Instead of writing a lot today, I want you to listen to a song. It rolled through my head all morning. I couldn’t work today. Couldn’t answer phone calls. Couldn’t be around anyone. So I ran. And ran. And ran. Slow, long, rolling miles in the breeze with the leaves lightly whispering. I had no thoughts. I could only feel. And I could finally be glad that I was healthy, alive, and outside. That the sun was warming my face. That the grass smelled crisp. Asking God to show me He was really with me. Trying to celebrate being alone. That little Courage to Change book said I should come to value my own company…that I spend more time with myself than anyone else…that I am the most intimate human relationship I will ever have. How come that feels like ‘not’ right now.

Yesterday, I had a gal ask if we could go for a run after a huge Cinco De Mayo race we timed in Orange County. Fun. Her favorite run was out of her house and lead down Aliso Creek in Aliso Viejo. She was just blocks from my brother. Yeah, good excuse to drop in on my bro, a 6 foot 7 inch LA City Firefighter that carried his native Indian heritage well. Tall, dark-skinned, and handsome. My mom was half Cree Indian. He got the quarter. I got the Canadian in my father.

So I went running with her.  I Trotted along, unsuspecting of the act of friendship she was about to bestow. She proceeded to apologize that my “voiced” man was involved in a new, passionate relationship. I stopped in my tracks. I didn’t know. She thought I did. He met this new interest as she vended at the LA Marathon Expo.  I had gone with hime to pick up our bibs.  I get to replay that exchange of too sparky of an introduction over and over in my head.  Sucks to lose someone you hoped to love…of all things, at a marathon expo.  People are questioning how the Los Angeles Marathon plays into the ‘remoteness’ on a continent pursuit I am endeavoring.  My retort, ” You don’t think LA is the biggest of jungles?”.

So. I am just running today. Feeling. Pondering. I am sure I have caused immense hurt to others by my own actions. But, for me, today.  This voice has.  Why this voice? There are lots of voices in my life. Some very special voices. Some that have special interest in me. So why do I hurt so very much that this ONE voice in my life is gone? The only sound is my feet padding along the pavement. Bye, dear dear person in my life. Chances were…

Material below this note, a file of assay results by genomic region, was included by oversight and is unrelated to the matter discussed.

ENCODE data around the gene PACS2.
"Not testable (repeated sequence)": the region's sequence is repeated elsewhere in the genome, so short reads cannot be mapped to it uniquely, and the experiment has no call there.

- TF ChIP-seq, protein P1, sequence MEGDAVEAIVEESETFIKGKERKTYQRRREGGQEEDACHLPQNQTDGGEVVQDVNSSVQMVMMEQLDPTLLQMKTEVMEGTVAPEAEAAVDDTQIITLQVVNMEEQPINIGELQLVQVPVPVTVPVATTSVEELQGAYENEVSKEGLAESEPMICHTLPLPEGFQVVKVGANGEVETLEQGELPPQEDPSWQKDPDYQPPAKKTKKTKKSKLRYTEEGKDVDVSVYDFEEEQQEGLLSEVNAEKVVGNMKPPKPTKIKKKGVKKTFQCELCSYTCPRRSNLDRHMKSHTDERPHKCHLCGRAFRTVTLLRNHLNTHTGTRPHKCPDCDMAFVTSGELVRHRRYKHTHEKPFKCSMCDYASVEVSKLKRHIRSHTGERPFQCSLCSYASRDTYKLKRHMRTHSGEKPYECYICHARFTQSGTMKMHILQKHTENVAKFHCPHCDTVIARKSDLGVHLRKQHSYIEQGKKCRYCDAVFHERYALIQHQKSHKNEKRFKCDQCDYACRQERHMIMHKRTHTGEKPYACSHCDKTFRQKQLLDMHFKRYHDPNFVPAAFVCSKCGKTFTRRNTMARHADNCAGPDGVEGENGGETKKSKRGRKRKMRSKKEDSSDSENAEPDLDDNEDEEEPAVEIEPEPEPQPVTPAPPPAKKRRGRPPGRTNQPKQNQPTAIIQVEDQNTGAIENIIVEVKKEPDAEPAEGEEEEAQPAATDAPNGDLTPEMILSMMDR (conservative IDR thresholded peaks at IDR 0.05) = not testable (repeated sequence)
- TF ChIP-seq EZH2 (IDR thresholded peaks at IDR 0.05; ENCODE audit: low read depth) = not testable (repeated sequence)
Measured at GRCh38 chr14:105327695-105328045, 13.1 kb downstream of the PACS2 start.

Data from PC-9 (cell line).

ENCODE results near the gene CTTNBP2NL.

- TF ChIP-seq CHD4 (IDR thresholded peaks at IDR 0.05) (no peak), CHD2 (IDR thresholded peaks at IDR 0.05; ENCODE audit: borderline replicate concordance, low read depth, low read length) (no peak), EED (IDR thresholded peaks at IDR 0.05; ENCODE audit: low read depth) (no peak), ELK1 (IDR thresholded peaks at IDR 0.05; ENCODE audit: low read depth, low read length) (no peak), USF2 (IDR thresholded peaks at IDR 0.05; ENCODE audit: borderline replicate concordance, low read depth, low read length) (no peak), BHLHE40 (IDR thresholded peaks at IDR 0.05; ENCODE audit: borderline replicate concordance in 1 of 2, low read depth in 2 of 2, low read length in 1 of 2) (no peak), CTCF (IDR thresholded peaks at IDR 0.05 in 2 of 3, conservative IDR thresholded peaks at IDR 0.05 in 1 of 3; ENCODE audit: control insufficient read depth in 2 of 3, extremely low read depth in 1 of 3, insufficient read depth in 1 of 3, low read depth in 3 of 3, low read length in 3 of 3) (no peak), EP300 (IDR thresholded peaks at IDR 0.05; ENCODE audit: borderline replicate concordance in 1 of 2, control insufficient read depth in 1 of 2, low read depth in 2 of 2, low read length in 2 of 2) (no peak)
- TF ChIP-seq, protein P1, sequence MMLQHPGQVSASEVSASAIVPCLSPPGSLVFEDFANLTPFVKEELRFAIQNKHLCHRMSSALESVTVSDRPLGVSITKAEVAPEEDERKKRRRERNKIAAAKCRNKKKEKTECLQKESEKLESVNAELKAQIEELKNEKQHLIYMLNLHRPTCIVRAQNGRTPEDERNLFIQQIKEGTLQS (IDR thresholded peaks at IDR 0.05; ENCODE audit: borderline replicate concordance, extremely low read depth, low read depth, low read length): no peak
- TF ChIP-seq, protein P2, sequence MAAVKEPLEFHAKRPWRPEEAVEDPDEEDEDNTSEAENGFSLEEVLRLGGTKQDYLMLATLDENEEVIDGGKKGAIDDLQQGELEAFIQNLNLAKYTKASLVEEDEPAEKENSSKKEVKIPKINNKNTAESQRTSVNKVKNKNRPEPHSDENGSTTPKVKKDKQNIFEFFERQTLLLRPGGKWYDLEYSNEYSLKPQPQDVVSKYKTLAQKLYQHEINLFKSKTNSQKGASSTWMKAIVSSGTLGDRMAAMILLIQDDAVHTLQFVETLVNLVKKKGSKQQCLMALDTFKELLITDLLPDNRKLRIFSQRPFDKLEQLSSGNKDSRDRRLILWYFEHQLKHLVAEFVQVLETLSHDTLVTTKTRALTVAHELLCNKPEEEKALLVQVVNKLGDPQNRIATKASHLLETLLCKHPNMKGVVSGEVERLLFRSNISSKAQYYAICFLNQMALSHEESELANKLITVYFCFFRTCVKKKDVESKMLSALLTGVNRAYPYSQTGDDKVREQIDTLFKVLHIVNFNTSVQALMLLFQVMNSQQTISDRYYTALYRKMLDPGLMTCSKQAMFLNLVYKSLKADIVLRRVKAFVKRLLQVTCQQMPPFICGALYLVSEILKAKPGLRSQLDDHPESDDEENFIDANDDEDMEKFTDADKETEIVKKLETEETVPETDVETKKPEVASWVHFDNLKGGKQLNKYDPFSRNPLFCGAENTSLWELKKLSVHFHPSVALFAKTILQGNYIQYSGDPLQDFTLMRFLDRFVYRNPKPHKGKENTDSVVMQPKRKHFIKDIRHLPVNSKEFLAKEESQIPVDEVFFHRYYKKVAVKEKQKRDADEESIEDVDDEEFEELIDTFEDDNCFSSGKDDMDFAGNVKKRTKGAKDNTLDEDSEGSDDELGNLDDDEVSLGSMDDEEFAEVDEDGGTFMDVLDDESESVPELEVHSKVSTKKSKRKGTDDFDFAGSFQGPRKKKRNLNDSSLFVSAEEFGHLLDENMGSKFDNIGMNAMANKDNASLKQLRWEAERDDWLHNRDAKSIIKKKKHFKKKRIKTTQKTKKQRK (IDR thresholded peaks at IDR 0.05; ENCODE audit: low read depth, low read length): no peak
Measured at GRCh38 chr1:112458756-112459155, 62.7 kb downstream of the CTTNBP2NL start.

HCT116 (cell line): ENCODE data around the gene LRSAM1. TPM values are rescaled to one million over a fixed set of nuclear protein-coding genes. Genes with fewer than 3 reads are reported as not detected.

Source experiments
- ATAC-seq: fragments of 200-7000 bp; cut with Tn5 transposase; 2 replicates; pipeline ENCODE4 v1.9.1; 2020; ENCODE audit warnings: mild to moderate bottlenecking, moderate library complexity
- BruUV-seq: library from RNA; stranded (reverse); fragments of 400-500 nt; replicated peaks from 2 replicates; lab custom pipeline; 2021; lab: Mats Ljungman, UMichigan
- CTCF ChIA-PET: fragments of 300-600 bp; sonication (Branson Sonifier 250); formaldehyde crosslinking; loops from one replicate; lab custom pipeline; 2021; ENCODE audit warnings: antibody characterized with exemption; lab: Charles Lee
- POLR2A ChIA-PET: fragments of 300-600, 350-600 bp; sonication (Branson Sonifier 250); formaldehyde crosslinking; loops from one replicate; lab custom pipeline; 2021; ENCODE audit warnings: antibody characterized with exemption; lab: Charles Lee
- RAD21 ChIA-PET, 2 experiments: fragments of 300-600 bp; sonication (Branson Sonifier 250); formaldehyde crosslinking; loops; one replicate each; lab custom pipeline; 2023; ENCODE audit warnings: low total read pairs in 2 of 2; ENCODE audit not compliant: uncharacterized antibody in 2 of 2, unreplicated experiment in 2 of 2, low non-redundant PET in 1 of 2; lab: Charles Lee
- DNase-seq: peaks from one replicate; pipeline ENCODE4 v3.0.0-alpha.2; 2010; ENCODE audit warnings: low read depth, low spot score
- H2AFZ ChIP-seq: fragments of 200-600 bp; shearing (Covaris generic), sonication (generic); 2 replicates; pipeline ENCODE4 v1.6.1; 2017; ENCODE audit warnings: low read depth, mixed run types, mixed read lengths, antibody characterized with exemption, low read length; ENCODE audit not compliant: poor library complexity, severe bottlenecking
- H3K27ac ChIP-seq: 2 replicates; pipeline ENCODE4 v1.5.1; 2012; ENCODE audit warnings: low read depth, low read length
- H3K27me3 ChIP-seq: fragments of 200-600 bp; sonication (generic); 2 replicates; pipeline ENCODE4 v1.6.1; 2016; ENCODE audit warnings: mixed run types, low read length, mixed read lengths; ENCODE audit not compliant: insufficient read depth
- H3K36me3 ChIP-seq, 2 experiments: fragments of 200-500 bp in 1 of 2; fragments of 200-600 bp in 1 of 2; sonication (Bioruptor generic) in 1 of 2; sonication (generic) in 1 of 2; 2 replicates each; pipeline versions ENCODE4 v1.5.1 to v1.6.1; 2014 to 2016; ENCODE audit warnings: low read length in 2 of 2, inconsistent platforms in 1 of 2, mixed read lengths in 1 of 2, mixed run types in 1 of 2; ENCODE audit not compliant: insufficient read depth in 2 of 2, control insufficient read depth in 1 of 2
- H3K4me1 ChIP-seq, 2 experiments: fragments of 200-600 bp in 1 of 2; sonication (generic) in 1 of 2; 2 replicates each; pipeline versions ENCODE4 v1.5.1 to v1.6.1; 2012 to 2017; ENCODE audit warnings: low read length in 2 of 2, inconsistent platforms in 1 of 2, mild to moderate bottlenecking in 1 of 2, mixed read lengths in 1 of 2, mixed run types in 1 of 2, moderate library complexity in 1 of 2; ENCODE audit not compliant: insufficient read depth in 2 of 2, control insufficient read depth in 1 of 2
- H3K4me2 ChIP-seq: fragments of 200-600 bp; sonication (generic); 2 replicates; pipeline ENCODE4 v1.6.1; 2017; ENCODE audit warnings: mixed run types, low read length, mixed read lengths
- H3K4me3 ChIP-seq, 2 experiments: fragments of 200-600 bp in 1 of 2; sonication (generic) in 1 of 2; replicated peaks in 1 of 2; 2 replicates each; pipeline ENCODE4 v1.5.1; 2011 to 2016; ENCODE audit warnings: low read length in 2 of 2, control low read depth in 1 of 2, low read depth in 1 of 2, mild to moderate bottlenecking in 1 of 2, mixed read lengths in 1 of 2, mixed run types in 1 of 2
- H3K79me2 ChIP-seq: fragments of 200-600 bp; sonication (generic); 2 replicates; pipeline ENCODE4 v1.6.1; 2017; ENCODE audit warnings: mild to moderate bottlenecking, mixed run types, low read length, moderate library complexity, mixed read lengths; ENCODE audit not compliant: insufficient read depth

May 7, 2010

Filed under: A Runner's Story,Marathon Running — Caren Ware @ 3:22 am


Expensive computer boxes, wires, easy ups, generators, little  cutters, start horns.  Hoards of timing pieces are strewn across the driveway.  I have a rake and am frantically piling up leaves to bag.  A freak storm is closing in and there is going to be snow at this 6,000 foot level.  Abandoned in the tasks, I also grapple with mountains of personal life issues I have too little time to resolve.  The deadlines of these race contracts  are intense(its not like you can call any race on the calendar and say,” sorry, not ready for your race…could you put your marathon off until next week?”)  My head is racing faster than my body.

The sun has already splashed its hues of red, yellow, and orange and the twinge has just turned grey. It is getting dark.  I bail on the pine needles and  frantically start tossing equipment in vehicles. The temperature  is dropping  dramatically. Clouds have moved in. I get all the equipment in, but all the tools and racks are disappearing in the darkness. The phone rings.  This is more important to me than any  ‘thing”.  I take the call.  Such an inviting voice.  It always captures me.  Something about it.  It has a mildness mixed with East Coast/ Long Islander.  I am huffing into the phone.  Silence on the other end.  Finally,  “What are you doing?”. I am at 6,000 feet.  I can’t catch my breath to answer.  In those short moments, the world turns black.